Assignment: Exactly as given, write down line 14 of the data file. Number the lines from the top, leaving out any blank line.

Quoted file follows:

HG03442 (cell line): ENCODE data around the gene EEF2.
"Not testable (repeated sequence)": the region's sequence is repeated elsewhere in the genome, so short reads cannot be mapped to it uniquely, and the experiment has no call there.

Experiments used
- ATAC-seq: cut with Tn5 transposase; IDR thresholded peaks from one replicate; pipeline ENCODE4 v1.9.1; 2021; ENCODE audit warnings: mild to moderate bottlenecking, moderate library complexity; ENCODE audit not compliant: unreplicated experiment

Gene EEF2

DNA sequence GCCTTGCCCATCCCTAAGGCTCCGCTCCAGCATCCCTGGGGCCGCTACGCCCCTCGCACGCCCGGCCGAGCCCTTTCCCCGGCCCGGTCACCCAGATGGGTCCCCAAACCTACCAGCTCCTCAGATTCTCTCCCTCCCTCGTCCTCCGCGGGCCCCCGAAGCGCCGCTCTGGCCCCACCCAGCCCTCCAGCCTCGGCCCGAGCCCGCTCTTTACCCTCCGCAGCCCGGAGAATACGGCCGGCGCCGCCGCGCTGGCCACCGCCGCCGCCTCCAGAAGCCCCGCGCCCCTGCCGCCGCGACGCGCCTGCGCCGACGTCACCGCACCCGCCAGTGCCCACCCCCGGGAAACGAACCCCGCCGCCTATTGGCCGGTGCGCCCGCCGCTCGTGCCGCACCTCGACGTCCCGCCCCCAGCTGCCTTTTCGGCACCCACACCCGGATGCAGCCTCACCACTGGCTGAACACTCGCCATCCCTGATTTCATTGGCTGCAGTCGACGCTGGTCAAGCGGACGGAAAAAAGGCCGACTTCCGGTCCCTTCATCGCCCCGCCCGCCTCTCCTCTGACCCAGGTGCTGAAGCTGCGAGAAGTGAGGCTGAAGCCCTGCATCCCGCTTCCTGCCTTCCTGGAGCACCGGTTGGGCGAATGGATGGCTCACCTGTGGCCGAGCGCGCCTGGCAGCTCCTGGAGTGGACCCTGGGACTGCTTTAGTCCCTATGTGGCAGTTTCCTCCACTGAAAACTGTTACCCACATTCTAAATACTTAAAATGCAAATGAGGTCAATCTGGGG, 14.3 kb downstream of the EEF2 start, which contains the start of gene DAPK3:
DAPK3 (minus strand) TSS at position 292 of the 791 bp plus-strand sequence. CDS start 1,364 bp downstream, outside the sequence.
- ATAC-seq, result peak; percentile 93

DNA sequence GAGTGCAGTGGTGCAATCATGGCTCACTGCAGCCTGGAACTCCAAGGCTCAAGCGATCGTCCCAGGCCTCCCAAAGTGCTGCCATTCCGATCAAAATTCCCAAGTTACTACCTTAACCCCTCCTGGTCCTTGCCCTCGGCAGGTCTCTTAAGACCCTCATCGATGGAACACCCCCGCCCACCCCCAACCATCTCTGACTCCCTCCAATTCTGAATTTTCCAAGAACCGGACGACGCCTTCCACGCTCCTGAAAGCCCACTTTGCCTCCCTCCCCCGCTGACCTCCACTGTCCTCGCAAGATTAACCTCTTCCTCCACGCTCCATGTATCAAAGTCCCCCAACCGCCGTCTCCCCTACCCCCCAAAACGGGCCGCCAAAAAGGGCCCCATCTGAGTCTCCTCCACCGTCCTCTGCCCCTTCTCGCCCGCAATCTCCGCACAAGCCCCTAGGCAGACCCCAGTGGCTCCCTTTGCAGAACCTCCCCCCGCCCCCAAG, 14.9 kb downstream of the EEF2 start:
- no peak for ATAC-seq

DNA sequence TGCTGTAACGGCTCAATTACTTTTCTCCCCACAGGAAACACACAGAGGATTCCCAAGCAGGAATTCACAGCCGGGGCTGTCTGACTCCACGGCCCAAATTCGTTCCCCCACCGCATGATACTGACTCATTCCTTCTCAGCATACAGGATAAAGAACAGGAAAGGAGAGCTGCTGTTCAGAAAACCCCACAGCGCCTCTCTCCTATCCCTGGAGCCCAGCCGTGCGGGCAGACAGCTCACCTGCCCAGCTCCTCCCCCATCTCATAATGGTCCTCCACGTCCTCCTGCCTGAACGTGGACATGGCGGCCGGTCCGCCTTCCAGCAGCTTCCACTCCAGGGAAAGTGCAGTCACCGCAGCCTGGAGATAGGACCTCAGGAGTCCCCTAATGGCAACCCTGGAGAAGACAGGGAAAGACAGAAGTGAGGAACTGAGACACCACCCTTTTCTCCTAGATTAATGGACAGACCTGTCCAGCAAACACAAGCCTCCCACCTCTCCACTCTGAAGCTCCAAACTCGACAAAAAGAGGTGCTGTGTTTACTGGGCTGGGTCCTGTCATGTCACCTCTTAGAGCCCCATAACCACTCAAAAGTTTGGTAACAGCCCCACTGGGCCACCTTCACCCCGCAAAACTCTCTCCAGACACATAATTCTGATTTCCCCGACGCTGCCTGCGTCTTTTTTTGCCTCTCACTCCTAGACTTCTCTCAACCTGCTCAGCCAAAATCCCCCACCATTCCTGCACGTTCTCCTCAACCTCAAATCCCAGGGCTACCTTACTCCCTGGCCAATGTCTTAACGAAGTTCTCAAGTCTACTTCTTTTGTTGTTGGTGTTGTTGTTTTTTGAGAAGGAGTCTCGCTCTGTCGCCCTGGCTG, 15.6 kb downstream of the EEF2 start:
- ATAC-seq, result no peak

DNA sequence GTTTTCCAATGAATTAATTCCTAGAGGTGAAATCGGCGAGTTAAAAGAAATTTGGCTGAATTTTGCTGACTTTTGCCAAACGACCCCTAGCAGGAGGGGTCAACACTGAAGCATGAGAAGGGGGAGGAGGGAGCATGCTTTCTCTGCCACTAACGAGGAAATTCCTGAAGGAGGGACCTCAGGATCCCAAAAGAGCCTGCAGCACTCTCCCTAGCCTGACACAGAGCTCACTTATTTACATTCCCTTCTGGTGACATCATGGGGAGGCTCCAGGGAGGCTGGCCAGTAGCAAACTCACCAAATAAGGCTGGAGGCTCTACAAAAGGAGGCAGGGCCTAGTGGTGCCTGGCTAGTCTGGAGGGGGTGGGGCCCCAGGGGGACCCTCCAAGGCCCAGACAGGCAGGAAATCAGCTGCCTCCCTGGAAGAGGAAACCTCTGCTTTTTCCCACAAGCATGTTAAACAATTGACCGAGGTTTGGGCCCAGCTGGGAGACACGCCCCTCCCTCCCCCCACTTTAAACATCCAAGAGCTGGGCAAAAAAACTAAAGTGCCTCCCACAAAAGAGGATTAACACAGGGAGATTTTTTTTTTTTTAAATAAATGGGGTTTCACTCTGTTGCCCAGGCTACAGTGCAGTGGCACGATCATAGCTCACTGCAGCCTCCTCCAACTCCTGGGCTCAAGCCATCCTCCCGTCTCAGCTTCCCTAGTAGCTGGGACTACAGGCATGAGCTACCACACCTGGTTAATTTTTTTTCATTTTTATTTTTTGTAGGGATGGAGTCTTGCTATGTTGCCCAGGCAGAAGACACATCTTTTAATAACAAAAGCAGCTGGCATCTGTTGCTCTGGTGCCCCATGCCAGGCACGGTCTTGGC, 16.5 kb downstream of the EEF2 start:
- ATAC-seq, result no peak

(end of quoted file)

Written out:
- ATAC-seq, result no peak